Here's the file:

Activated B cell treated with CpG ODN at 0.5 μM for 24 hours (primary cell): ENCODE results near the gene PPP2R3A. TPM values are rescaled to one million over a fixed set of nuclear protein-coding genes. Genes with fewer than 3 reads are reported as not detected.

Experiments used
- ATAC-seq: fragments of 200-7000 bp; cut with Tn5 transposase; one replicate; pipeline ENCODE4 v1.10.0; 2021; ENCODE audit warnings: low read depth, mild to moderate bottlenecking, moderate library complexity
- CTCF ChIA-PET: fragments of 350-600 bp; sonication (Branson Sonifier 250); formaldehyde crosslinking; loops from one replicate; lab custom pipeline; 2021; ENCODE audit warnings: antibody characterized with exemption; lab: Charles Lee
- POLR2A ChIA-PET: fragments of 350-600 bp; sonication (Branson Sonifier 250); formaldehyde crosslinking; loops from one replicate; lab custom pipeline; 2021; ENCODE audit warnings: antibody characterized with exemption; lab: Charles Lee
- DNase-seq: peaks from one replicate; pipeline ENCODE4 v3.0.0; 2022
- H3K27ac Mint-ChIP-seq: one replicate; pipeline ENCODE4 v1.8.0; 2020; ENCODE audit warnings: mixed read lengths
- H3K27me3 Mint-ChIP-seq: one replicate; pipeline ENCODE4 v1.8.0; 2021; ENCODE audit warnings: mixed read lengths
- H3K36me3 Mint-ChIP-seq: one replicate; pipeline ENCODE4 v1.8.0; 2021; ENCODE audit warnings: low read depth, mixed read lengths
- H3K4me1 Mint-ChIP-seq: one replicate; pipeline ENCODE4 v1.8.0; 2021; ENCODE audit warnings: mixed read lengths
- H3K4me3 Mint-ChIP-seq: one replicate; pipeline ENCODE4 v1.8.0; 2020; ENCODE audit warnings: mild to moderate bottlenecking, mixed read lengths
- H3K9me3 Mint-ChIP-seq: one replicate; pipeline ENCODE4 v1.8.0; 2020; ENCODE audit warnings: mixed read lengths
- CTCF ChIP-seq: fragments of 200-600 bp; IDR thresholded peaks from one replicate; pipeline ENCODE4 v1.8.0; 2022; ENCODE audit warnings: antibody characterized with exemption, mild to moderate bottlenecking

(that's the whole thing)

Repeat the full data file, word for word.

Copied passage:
Activated B cell treated with CpG ODN at 0.5 μM for 24 hours (primary cell): ENCODE results near the gene PPP2R3A. TPM values are rescaled to one million over a fixed set of nuclear protein-coding genes. Genes with fewer than 3 reads are reported as not detected.

Experiments used
- ATAC-seq: fragments of 200-7000 bp; cut with Tn5 transposase; one replicate; pipeline ENCODE4 v1.10.0; 2021; ENCODE audit warnings: low read depth, mild to moderate bottlenecking, moderate library complexity
- CTCF ChIA-PET: fragments of 350-600 bp; sonication (Branson Sonifier 250); formaldehyde crosslinking; loops from one replicate; lab custom pipeline; 2021; ENCODE audit warnings: antibody characterized with exemption; lab: Charles Lee
- POLR2A ChIA-PET: fragments of 350-600 bp; sonication (Branson Sonifier 250); formaldehyde crosslinking; loops from one replicate; lab custom pipeline; 2021; ENCODE audit warnings: antibody characterized with exemption; lab: Charles Lee
- DNase-seq: peaks from one replicate; pipeline ENCODE4 v3.0.0; 2022
- H3K27ac Mint-ChIP-seq: one replicate; pipeline ENCODE4 v1.8.0; 2020; ENCODE audit warnings: mixed read lengths
- H3K27me3 Mint-ChIP-seq: one replicate; pipeline ENCODE4 v1.8.0; 2021; ENCODE audit warnings: mixed read lengths
- H3K36me3 Mint-ChIP-seq: one replicate; pipeline ENCODE4 v1.8.0; 2021; ENCODE audit warnings: low read depth, mixed read lengths
- H3K4me1 Mint-ChIP-seq: one replicate; pipeline ENCODE4 v1.8.0; 2021; ENCODE audit warnings: mixed read lengths
- H3K4me3 Mint-ChIP-seq: one replicate; pipeline ENCODE4 v1.8.0; 2020; ENCODE audit warnings: mild to moderate bottlenecking, mixed read lengths
- H3K9me3 Mint-ChIP-seq: one replicate; pipeline ENCODE4 v1.8.0; 2020; ENCODE audit warnings: mixed read lengths
- CTCF ChIP-seq: fragments of 200-600 bp; IDR thresholded peaks from one replicate; pipeline ENCODE4 v1.8.0; 2022; ENCODE audit warnings: antibody characterized with exemption, mild to moderate bottlenecking